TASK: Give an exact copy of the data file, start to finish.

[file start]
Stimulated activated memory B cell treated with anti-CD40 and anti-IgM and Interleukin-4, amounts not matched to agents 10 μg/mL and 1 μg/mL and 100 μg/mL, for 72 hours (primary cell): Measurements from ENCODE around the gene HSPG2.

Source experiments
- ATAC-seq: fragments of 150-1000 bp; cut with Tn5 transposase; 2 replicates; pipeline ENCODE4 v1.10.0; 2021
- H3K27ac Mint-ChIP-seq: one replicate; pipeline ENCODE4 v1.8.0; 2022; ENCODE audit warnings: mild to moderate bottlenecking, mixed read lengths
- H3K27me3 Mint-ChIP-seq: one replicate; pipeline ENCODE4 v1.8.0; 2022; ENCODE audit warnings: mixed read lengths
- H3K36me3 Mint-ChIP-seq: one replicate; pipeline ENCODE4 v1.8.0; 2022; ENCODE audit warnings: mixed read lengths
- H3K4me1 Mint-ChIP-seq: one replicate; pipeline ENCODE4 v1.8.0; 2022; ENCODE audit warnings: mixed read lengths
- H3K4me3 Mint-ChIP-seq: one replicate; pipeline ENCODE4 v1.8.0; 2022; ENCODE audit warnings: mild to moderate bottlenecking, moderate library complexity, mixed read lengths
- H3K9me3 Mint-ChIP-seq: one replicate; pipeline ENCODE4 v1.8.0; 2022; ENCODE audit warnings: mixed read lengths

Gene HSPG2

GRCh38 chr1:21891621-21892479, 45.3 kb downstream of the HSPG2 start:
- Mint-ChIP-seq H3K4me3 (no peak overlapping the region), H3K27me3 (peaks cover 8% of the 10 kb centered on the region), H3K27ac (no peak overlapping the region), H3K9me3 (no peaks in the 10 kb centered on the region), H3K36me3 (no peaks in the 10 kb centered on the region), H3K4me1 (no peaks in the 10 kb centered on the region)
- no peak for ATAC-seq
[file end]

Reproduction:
Stimulated activated memory B cell treated with anti-CD40 and anti-IgM and Interleukin-4, amounts not matched to agents 10 μg/mL and 1 μg/mL and 100 μg/mL, for 72 hours (primary cell): Measurements from ENCODE around the gene HSPG2.

Source experiments
- ATAC-seq: fragments of 150-1000 bp; cut with Tn5 transposase; 2 replicates; pipeline ENCODE4 v1.10.0; 2021
- H3K27ac Mint-ChIP-seq: one replicate; pipeline ENCODE4 v1.8.0; 2022; ENCODE audit warnings: mild to moderate bottlenecking, mixed read lengths
- H3K27me3 Mint-ChIP-seq: one replicate; pipeline ENCODE4 v1.8.0; 2022; ENCODE audit warnings: mixed read lengths
- H3K36me3 Mint-ChIP-seq: one replicate; pipeline ENCODE4 v1.8.0; 2022; ENCODE audit warnings: mixed read lengths
- H3K4me1 Mint-ChIP-seq: one replicate; pipeline ENCODE4 v1.8.0; 2022; ENCODE audit warnings: mixed read lengths
- H3K4me3 Mint-ChIP-seq: one replicate; pipeline ENCODE4 v1.8.0; 2022; ENCODE audit warnings: mild to moderate bottlenecking, moderate library complexity, mixed read lengths
- H3K9me3 Mint-ChIP-seq: one replicate; pipeline ENCODE4 v1.8.0; 2022; ENCODE audit warnings: mixed read lengths

Gene HSPG2

GRCh38 chr1:21891621-21892479, 45.3 kb downstream of the HSPG2 start:
- Mint-ChIP-seq H3K4me3 (no peak overlapping the region), H3K27me3 (peaks cover 8% of the 10 kb centered on the region), H3K27ac (no peak overlapping the region), H3K9me3 (no peaks in the 10 kb centered on the region), H3K36me3 (no peaks in the 10 kb centered on the region), H3K4me1 (no peaks in the 10 kb centered on the region)
- no peak for ATAC-seq